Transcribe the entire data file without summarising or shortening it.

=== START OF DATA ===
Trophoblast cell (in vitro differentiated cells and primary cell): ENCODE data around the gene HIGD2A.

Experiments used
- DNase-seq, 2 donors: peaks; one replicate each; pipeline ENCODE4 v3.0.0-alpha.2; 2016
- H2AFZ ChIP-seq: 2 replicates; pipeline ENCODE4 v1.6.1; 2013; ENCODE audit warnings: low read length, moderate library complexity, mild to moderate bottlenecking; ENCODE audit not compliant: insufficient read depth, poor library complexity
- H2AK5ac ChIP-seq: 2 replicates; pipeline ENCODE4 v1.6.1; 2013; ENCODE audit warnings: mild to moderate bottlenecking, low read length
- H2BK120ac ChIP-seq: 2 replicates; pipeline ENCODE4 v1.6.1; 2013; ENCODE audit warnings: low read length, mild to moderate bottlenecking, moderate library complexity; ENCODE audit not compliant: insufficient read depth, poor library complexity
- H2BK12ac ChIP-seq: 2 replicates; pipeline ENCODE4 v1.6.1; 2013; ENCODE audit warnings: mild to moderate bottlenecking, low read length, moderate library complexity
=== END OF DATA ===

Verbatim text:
Trophoblast cell (in vitro differentiated cells and primary cell): ENCODE data around the gene HIGD2A.

Experiments used
- DNase-seq, 2 donors: peaks; one replicate each; pipeline ENCODE4 v3.0.0-alpha.2; 2016
- H2AFZ ChIP-seq: 2 replicates; pipeline ENCODE4 v1.6.1; 2013; ENCODE audit warnings: low read length, moderate library complexity, mild to moderate bottlenecking; ENCODE audit not compliant: insufficient read depth, poor library complexity
- H2AK5ac ChIP-seq: 2 replicates; pipeline ENCODE4 v1.6.1; 2013; ENCODE audit warnings: mild to moderate bottlenecking, low read length
- H2BK120ac ChIP-seq: 2 replicates; pipeline ENCODE4 v1.6.1; 2013; ENCODE audit warnings: low read length, mild to moderate bottlenecking, moderate library complexity; ENCODE audit not compliant: insufficient read depth, poor library complexity
- H2BK12ac ChIP-seq: 2 replicates; pipeline ENCODE4 v1.6.1; 2013; ENCODE audit warnings: mild to moderate bottlenecking, low read length, moderate library complexity